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The Importance Of Watching Police Shooting Videos22:30
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Diamond Reynolds, the girlfriend of Philando Castile, cries outside the governor's residence in St. Paul, Minn., on Thursday. (Jim Mone/AP)
Diamond Reynolds, the girlfriend of Philando Castile, cries outside the governor's residence in St. Paul, Minn., on Thursday. (Jim Mone/AP)
This article is more than 5 years old.

As federal officials investigate two separate police-involved shootings in Louisiana and in Minnesota this week, videos of the shootings are circulating on TV stations, news websites and social media.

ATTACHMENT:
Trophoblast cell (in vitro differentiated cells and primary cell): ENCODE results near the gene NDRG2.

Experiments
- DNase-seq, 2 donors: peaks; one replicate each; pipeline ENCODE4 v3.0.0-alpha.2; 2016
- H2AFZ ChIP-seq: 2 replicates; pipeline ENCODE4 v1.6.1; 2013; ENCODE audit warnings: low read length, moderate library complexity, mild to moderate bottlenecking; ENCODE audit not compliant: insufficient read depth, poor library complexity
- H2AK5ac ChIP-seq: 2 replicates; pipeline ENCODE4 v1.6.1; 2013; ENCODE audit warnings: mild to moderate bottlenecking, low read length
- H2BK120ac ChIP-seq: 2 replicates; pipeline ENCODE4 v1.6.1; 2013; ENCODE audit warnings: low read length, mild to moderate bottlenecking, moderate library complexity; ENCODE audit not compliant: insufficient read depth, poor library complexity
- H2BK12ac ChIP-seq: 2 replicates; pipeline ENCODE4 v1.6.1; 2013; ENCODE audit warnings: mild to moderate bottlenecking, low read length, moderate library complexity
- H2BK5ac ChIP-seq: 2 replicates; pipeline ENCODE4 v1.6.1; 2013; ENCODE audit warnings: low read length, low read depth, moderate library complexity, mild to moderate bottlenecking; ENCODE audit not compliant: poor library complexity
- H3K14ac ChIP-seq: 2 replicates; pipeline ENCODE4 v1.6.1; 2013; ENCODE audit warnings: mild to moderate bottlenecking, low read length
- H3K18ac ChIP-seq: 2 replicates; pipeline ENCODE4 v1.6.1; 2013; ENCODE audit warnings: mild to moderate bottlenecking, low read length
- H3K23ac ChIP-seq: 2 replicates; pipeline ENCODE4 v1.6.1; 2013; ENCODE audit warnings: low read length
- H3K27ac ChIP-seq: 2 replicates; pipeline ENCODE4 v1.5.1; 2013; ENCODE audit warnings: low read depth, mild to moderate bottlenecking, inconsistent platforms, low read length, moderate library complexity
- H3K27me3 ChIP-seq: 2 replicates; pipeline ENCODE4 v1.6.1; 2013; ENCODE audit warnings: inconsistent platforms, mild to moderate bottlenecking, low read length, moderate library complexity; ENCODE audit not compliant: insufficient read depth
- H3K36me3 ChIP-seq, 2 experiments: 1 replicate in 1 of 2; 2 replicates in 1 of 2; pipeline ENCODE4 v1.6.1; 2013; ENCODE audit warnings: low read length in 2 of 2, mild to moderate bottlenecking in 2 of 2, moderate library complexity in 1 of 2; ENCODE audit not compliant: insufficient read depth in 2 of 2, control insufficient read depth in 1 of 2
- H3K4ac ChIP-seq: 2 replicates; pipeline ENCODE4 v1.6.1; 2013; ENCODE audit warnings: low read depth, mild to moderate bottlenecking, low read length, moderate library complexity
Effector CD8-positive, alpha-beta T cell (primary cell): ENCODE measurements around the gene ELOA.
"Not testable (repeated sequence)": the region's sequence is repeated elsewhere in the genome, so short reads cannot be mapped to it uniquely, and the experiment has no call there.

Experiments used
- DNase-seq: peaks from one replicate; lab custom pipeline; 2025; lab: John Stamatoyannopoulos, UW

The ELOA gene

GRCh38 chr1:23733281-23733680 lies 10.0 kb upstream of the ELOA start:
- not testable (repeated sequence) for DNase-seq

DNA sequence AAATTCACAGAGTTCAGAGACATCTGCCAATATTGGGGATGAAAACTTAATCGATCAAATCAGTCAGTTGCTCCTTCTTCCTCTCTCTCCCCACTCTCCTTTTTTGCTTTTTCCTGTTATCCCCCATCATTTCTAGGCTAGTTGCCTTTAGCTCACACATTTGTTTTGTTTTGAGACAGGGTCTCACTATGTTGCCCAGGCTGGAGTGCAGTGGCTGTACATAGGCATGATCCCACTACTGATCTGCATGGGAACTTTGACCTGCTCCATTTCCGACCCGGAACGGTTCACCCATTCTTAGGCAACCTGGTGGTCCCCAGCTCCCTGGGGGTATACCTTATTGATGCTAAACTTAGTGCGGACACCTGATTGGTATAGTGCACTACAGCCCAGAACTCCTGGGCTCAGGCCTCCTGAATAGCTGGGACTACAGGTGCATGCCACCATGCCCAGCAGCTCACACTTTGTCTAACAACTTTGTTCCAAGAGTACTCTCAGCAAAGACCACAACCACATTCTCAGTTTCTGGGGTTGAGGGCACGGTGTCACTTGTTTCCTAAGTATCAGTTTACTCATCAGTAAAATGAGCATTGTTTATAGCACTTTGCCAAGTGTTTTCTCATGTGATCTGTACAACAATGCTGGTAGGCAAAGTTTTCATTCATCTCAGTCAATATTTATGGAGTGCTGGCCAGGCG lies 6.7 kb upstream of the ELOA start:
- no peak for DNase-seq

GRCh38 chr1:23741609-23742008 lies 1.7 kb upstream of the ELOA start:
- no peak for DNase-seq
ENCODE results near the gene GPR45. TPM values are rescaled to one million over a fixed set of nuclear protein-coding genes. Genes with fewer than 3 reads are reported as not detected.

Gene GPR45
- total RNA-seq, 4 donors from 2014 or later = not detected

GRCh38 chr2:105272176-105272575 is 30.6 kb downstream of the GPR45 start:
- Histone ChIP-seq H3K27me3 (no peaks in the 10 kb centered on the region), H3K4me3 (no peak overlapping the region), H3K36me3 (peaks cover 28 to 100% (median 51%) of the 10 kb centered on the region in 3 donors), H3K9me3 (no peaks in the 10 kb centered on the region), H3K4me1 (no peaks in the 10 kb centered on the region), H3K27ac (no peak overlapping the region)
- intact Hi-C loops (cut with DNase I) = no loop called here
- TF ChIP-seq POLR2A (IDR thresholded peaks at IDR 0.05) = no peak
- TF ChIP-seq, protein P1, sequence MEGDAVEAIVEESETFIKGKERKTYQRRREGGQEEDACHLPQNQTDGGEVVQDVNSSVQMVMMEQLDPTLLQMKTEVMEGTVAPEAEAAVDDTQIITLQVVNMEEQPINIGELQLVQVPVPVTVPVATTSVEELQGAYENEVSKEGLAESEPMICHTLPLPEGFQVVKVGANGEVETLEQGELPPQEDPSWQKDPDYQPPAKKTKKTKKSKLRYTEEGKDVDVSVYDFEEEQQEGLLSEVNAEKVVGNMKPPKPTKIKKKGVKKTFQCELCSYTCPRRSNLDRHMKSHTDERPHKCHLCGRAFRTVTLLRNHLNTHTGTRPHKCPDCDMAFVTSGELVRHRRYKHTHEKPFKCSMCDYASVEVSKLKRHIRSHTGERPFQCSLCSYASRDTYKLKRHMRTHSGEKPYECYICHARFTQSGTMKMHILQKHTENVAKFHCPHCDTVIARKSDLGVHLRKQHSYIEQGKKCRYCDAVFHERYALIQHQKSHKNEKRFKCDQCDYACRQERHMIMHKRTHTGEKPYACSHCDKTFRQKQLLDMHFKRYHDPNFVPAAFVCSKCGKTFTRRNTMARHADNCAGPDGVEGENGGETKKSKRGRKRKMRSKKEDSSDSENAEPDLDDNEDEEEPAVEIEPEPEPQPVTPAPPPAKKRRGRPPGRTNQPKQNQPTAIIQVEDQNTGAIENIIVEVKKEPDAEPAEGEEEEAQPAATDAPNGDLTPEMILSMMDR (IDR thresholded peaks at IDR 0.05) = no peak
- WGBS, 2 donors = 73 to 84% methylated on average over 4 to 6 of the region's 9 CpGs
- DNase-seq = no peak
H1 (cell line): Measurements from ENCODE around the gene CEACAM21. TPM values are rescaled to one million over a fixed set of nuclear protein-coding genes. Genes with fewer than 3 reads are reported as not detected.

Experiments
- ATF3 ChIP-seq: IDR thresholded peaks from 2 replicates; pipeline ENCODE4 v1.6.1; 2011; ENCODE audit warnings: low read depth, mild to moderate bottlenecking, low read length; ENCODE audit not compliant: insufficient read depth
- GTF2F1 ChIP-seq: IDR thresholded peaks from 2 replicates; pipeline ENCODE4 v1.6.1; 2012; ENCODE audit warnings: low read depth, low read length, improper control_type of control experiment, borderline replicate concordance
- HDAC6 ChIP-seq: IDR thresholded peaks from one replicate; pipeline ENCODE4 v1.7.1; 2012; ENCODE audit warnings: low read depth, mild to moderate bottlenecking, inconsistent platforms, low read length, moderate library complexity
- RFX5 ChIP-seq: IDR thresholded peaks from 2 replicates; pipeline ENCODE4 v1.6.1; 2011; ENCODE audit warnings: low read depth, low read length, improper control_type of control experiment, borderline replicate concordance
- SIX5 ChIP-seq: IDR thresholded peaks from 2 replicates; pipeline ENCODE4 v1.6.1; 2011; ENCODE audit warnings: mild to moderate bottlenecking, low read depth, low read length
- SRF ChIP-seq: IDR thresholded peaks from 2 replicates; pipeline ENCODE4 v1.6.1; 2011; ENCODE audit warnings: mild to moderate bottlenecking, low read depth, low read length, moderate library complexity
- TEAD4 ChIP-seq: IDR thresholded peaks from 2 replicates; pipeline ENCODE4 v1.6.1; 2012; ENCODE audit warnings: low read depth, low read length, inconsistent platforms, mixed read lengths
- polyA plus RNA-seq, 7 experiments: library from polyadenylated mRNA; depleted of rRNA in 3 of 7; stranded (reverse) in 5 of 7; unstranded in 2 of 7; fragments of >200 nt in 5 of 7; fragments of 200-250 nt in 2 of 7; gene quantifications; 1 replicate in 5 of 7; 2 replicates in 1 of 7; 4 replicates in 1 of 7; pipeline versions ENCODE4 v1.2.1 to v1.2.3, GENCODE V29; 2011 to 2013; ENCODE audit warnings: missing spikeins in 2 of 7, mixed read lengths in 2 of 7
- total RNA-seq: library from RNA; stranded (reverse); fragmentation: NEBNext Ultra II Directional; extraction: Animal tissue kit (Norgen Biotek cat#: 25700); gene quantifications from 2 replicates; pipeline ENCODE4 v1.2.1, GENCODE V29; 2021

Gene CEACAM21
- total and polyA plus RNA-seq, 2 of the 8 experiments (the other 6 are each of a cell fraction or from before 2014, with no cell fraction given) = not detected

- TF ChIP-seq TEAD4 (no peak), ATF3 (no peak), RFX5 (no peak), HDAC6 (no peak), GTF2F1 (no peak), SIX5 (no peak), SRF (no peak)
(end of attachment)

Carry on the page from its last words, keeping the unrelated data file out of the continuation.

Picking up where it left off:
These videos are graphic and shocking. The hope is that they can provide clarity about what happened — and for many, they bring attention to a widespread problem of police brutality.

They are difficult to watch, and many argue about whether they should be shown so widely on the news, or watched at all by the larger public.

Guest

Renee Graham, contributor to The Boston Globe and WBUR's Cognoscenti and the ARTery. She tweets @reneeygraham.

Michael Curry, president of the Boston branch of the NAACP, which tweets @BostonNAACP1911.

This segment aired on July 7, 2016.

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